• Jamie Hale gives us science-based recommendations on how to study. Key point: we best remember that which we best understand.
  • Steve Johnson identifies four “areas of expertise” that should drive what is (and isn’t) required in a job candidate.
  • Paul Sawyers opines on the market viability of an internet of consumer product things. Who needs a smart oven in the microwave society?

Enjoy!

Get Ready to Manage an Autonomous Vehicle Project

Google Driverless Car

Google prototype

The same people who funded the research that led to the Internet, the U.S.government, are about to invest $3.9 billion in research on autonomous vehicle development. Transportation Secretary Anthony Foxx appeared at the Detroit Auto Show to announce a budget proposal that will spread the funding over ten years, and “accelerate the development and adoption of safe vehicle automation through real-world pilot projects.”

“We are on the cusp of a new era in automotive technology with enormous potential to save lives, reduce greenhouse gas emissions, and transform mobility for the American people,” said Secretary Foxx. And everyone else, since consumer technology developed in the U.S. will be sold all over the world, as it always has been.

Autonomous Tech

Take a moment to think about the technologies that are converging to produce a vehicle which drives itself, reliably and efficiently, safely and affordably. From visual and auditory recognition (not just speech, but sounds) to machine learning, continuous risk assessment and management to efficient route selection. GPS is about navigation; extend that to lane-selection strategy. And then there’s peer-to-peer networking, based on location, direction, and velocity. If debris falls onto the road, nearby cars will caution other vehicles headed toward it, well before they can see it, and alert a specialized vehicle that will automatically remove it, quickly and safely, without interrupting the flow of traffic.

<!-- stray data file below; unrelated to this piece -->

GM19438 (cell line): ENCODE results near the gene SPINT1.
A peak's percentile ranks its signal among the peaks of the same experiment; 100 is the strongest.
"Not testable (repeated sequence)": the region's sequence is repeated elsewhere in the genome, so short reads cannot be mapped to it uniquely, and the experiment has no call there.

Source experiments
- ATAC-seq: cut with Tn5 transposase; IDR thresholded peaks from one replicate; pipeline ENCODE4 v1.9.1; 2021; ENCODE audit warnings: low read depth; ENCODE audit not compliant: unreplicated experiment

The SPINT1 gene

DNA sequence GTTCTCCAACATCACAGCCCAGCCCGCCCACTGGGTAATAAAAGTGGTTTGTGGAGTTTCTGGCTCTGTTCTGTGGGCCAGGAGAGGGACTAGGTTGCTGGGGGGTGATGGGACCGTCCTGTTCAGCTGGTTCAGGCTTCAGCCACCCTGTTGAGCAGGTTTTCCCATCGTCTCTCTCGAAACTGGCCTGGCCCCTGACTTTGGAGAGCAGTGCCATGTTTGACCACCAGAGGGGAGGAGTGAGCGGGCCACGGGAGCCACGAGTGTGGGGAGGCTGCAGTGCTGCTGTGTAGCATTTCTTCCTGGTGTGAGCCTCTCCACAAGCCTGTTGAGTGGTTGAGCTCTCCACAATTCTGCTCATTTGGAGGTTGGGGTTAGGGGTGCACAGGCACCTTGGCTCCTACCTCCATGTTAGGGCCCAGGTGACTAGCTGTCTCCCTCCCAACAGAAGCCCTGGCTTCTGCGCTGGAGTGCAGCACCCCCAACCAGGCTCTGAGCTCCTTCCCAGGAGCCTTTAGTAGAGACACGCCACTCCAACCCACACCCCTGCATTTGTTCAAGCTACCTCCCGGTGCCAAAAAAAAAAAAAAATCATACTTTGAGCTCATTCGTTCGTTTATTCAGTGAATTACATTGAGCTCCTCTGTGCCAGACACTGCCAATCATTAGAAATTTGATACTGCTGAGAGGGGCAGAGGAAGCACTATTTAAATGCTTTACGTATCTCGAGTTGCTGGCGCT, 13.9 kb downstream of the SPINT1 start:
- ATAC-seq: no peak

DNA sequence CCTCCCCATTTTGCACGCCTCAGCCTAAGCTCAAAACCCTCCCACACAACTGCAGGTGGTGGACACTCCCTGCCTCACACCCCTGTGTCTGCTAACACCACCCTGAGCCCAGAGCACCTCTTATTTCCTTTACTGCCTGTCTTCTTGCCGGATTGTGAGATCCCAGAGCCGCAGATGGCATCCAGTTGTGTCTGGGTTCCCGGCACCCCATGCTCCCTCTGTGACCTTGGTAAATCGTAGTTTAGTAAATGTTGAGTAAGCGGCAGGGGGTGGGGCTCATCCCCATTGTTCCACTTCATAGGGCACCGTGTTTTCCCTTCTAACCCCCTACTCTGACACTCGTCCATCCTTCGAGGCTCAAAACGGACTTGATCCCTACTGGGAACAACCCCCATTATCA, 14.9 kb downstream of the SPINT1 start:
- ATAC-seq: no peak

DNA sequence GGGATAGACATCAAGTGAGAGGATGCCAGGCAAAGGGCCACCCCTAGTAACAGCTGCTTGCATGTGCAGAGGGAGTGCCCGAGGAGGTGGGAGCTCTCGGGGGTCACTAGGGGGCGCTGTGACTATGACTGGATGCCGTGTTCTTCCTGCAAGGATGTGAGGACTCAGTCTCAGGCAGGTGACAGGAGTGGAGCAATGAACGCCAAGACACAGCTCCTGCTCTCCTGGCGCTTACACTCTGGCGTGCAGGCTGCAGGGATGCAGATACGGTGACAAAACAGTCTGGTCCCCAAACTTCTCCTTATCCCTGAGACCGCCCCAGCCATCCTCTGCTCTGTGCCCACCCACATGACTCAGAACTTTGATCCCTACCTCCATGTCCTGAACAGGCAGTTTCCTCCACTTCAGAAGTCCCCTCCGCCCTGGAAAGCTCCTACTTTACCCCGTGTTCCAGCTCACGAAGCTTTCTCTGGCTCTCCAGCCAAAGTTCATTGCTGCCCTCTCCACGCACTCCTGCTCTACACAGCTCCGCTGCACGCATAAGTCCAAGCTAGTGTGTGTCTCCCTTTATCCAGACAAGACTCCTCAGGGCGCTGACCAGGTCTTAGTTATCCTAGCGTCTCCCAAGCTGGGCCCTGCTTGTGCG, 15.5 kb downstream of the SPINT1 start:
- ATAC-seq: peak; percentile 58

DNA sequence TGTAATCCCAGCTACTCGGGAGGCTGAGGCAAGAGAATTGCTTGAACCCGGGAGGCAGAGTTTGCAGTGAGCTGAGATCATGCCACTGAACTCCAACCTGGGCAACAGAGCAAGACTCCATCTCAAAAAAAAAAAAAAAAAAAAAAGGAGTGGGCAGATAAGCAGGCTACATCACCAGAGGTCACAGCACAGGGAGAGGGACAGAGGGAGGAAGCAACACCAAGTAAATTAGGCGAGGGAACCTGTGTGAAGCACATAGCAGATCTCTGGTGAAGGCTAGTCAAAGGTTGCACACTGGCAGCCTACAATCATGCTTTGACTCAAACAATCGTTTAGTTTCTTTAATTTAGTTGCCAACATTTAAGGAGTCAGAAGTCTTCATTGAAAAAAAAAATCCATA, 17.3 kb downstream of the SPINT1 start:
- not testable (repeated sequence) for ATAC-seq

Changing When Things Get Done

Rush hour traffic will be reduced, because more activities will become asynchronous. Cars will top off their own gas tanks while you’re sleeping, schedule their own maintenance, drive to Jiffy Lube, and return. Retail stores and supermarkets will have their stock delivered and gas stations will have their storage tanks topped up off-hours, with no humans involved. Your car will coordinate with the vehicle delivering your groceries, so it arrives at your home at the same time you do. Residential snail mail and package delivery will occur overnight. Airport parking lots will be re-purposed. Uber will need a new business model.

The Opportunities for Project Managers

This isn’t just about auto manufacturers. There will be boundless opportunities for technology project managers who understand these applications and how they will be used by everyone from the military to school districts, trucking firms to fire departments, construction companies to emergency medical services companies. We understand the potential information security issues and how to non-destructively test software-intensive systems. We get the complexities of scheduling, issue and risk management, and reporting progress on developmental systems. We know how to engage stakeholders and deal with compliance across multiple jurisdictions. We understand how the economics, the ethical issues, and the organization’s strategic goals need to drive the decisions we present to our sponsors. This is just an extension of what we’ve been doing for some time now, but the impact of this work will be global.

Someday soon, you may have a chauffeur named Watson. Let’s help him get to work.